Over several years we have repeatedly made clear that biometrics brings down security to the level lower than a password-only authentication where it is used together with a password in a ‘multi-entrance’ deployment, as against a “multi-layer” deployment.
The first article written in English on was “Biometrics & Conundrum” published on 7/Dec/2014 . The latest one is “Threat of Biometrics toSecurity and Its Structure” of 23/Sep/2019.
We have received not a single logical or evidence-based refutation (*1), which led us to suspect that the biometrics guys love a one-way propaganda but hate the exchange of opinions.
They might be prepared to allow people to debate on ‘spoofing’ and ‘data leak’, because they could counter these debates by talking about the eternal endeavor of improving technologies. But it looks like they are aware they cannot afford to be involved in the discussion on the security effect of a ‘fallback password’ required against false rejection/non-match, presumably because there is absolutely no way of eliminating the presence of trade-off relation between false match/acceptance and false non-match/rejection due to the nature of the body features inherent in living animals.
In other words, it looks as though they are afraid that, should they publicly admit the necessity and actual presence of ‘fallback measure’, a default password/pincode in most cases, the foundation of their decades-long allegation of “Biometrics brings better security than passwords” would evaporate right away.
As such we are led to suspect that all that the biometrics guys can do is turn a blind eye, cover their ear, close their mouth and keep earning as much quick money as possible before their ‘business model’ collapses.
Incidentally, we are also very worried to have noticed that biometrics data is seldom publicized in a logical and scientific manner.
Quite a few biometrics vendors publicize a part of a fact and do not disclose the other part of the fact, for instance, publicizing a nicely low false match/acceptance rate without saying anything about the corresponding false non-match/rejection rate, which could be alarmingly high, but remains unknown to the public.
Subsequently, this phenomenon comes with their silence on the need and presence of a fallback password/pincode against the false non-match/rejection, which brings down security to the level lower than password/pincode-only authentication as repeatedly made clear.
Moreover, we could add that unsubstantiated theoretical data is often presented as if it were the empirical data.By ‘biometrics guys,’ we mean not just the biometrics vendors but those officials, professionals, researchers, consultants, journalists, etc. who have gained a lot from this dubious way of doing business..
Biometrics Guys! Should you be confident that we are mistaken somewhere in this article, you would be welcomed to refute specifically where you reckon we are wrong.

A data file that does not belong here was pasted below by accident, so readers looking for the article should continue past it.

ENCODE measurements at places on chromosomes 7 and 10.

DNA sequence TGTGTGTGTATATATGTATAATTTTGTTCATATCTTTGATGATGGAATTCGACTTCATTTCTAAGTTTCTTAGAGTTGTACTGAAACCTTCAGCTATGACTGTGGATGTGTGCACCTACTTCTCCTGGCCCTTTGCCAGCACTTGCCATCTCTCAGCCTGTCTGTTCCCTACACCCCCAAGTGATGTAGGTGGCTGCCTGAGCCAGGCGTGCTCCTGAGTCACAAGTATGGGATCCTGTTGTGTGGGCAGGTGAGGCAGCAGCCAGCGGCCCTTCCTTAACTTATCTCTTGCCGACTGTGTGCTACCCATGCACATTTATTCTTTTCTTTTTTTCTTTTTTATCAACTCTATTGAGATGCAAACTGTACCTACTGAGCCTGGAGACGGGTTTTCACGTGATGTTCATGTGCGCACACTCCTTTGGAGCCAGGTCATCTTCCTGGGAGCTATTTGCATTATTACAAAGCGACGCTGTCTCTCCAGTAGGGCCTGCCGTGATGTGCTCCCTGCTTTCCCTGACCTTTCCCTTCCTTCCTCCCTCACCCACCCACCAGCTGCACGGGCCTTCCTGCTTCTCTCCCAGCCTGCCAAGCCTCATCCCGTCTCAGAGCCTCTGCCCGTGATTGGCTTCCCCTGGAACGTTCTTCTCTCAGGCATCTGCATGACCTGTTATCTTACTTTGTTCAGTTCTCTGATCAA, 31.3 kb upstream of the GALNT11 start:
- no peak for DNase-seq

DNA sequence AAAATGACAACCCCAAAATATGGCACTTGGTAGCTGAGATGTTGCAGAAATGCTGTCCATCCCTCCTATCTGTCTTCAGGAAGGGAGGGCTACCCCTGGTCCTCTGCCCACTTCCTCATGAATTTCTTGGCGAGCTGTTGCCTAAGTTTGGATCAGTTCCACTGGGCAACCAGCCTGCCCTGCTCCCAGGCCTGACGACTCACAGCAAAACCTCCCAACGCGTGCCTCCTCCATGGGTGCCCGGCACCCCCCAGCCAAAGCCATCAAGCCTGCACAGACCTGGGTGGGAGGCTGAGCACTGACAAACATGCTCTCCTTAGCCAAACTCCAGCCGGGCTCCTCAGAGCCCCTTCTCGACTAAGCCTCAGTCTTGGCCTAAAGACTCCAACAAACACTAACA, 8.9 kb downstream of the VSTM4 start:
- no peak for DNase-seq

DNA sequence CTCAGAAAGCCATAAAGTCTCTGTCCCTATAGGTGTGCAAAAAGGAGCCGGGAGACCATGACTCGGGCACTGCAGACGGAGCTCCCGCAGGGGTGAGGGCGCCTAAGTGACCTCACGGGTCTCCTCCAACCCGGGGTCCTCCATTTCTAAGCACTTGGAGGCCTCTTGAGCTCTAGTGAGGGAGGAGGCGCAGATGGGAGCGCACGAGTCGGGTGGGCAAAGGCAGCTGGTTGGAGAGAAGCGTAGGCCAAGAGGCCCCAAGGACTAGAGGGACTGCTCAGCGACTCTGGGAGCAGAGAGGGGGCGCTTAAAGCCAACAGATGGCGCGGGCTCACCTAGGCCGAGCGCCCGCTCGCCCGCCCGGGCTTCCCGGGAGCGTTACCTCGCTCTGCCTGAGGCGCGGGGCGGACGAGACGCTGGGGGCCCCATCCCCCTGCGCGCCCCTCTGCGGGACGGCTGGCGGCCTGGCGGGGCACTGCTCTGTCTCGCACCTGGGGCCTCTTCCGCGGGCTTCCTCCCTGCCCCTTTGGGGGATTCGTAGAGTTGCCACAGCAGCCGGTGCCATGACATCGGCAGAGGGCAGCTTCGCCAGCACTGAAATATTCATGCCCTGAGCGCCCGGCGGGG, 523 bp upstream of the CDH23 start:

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*1 The counter-arguments that we have so far been given were basically (a) from the people (*2) who would only repeat the unprovable assertion that biometrics is stronger than passwords, or (b) the people (*3) who did not know anything about the trade-off-relation between false acceptance/match and false rejection/non-match or © the people (*4) who know the trade-off relation but are apparently ignorant of or are possibly pretending to be indifferent to the opposite security effects of two authenticators used in ‘multi-layer’ and ‘multi-entrance’ deployments.
*2 A direct comparison would not make sense between a biometrics on its own, which is probabilistic, and a password on its own, which is deterministic. Furthermore, as a matter of practice, how can we select the test samples to compare from among numerous combinations in the broad spectrum in between the two extremes of the securest password vs the least accurate biometrics and the poorest password vs the most accurate biometrics?
On the other hand, it is just logical and easy to compare (A) a password with (B) a biometrics with the same password as a fallback measure against false rejection/non-match. Logic tells us that (B) is inevitably weaker than (A) as outlined in this short video — https://youtu.be/wuhB5vxKYlg
This observation is valid however accurate or inaccurate the biometrics may be, and however strong or weak the password may be. It is also valid even if someone comes up with a perfectly ‘spoofing-proof’ biometrics.
*3 The trade-off relation between false acceptance/match and false rejection/non-match is explained here with graphs — http://www.valuewalk.com/2018/02/biometrics-aadhaar-danger/
*4 The opposite security effects of two authenticators used in ‘multi-layer’ and ‘multi-entrance’ deployments are closely examined here –
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